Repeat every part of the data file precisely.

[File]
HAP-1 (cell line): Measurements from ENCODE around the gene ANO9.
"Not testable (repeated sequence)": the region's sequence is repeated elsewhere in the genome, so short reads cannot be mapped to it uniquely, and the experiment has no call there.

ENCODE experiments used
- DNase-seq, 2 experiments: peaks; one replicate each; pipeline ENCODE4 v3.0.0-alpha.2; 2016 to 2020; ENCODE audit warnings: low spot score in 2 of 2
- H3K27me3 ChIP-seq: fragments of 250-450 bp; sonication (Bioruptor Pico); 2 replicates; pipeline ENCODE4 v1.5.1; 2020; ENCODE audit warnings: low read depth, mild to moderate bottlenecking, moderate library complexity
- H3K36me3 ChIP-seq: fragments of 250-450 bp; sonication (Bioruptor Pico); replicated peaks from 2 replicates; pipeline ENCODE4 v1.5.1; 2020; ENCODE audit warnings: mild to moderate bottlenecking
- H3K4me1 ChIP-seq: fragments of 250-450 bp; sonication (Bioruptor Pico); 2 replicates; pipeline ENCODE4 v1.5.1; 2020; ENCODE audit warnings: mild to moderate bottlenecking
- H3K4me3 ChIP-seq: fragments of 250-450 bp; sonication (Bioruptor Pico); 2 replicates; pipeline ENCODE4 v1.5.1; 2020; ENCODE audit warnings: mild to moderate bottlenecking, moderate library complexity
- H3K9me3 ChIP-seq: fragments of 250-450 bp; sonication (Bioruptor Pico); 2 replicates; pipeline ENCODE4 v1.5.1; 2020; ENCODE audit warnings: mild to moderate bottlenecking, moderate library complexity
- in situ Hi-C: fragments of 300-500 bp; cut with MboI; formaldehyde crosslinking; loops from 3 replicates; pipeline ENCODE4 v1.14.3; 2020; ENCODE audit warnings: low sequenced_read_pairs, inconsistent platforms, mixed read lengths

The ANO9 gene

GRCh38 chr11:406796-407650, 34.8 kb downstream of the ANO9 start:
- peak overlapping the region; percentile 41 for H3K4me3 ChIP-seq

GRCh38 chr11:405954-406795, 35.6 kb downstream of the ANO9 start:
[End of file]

HAP-1 (cell line): Measurements from ENCODE around the gene ANO9.
"Not testable (repeated sequence)": the region's sequence is repeated elsewhere in the genome, so short reads cannot be mapped to it uniquely, and the experiment has no call there.

ENCODE experiments used
- DNase-seq, 2 experiments: peaks; one replicate each; pipeline ENCODE4 v3.0.0-alpha.2; 2016 to 2020; ENCODE audit warnings: low spot score in 2 of 2
- H3K27me3 ChIP-seq: fragments of 250-450 bp; sonication (Bioruptor Pico); 2 replicates; pipeline ENCODE4 v1.5.1; 2020; ENCODE audit warnings: low read depth, mild to moderate bottlenecking, moderate library complexity
- H3K36me3 ChIP-seq: fragments of 250-450 bp; sonication (Bioruptor Pico); replicated peaks from 2 replicates; pipeline ENCODE4 v1.5.1; 2020; ENCODE audit warnings: mild to moderate bottlenecking
- H3K4me1 ChIP-seq: fragments of 250-450 bp; sonication (Bioruptor Pico); 2 replicates; pipeline ENCODE4 v1.5.1; 2020; ENCODE audit warnings: mild to moderate bottlenecking
- H3K4me3 ChIP-seq: fragments of 250-450 bp; sonication (Bioruptor Pico); 2 replicates; pipeline ENCODE4 v1.5.1; 2020; ENCODE audit warnings: mild to moderate bottlenecking, moderate library complexity
- H3K9me3 ChIP-seq: fragments of 250-450 bp; sonication (Bioruptor Pico); 2 replicates; pipeline ENCODE4 v1.5.1; 2020; ENCODE audit warnings: mild to moderate bottlenecking, moderate library complexity
- in situ Hi-C: fragments of 300-500 bp; cut with MboI; formaldehyde crosslinking; loops from 3 replicates; pipeline ENCODE4 v1.14.3; 2020; ENCODE audit warnings: low sequenced_read_pairs, inconsistent platforms, mixed read lengths

The ANO9 gene

GRCh38 chr11:406796-407650, 34.8 kb downstream of the ANO9 start:
- peak overlapping the region; percentile 41 for H3K4me3 ChIP-seq

GRCh38 chr11:405954-406795, 35.6 kb downstream of the ANO9 start: